WEDNESDAY, SEPTEMBER 28, 2016

Flu season leaves 105 children dead across U.S.

This year's flu season is coming to an end, leaving 105 children dead across the U.S., about the average toll, though the Centers for Disease Control and Prevention said the season was only moderately severe.

Officials at the CDC said that all but four of the children who died as a result of the flu were old enough to be vaccinated but only 10 percent were actually vaccinated. Though this year's vaccine proved to be effective in children, it was not as effective for the elderly, who were severely affected by this year's flu, the Associated Press reports.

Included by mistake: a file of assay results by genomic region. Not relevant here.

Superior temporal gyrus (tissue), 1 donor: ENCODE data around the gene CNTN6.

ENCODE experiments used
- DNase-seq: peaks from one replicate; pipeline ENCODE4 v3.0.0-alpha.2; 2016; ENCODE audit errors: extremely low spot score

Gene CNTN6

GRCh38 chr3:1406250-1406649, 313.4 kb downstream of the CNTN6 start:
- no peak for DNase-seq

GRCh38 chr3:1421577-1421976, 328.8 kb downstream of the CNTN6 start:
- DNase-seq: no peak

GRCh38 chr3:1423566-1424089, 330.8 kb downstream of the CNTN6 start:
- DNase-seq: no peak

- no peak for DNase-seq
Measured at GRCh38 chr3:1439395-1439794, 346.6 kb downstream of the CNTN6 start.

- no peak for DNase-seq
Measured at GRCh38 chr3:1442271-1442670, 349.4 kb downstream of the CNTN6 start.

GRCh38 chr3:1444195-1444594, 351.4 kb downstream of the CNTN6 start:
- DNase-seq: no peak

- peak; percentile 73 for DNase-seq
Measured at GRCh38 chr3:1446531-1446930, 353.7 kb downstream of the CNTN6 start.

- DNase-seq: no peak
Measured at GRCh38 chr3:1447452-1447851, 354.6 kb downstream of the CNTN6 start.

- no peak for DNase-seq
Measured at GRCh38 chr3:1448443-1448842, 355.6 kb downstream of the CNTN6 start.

The CDC recommends flu vaccinations for all children 6 months and older, and about half get a nasal spray or flu shot.

While the CDC only keeps a flu death count for children, it does track hospitalization rates for citizens age 65 and older. Of the elderly, 177 out of every 100,000 individuals were hospitalized with flu-related illness, a rate nearly 2.5 times higher than recent flu seasons, according to the Associated Press.

The flu season began in December, one month earlier than average, and peaked by the beginning of the year.

"We appear to be getting close to the end of flu season," the CDC's Dr. Michael Jhung said, the Associated Press reports.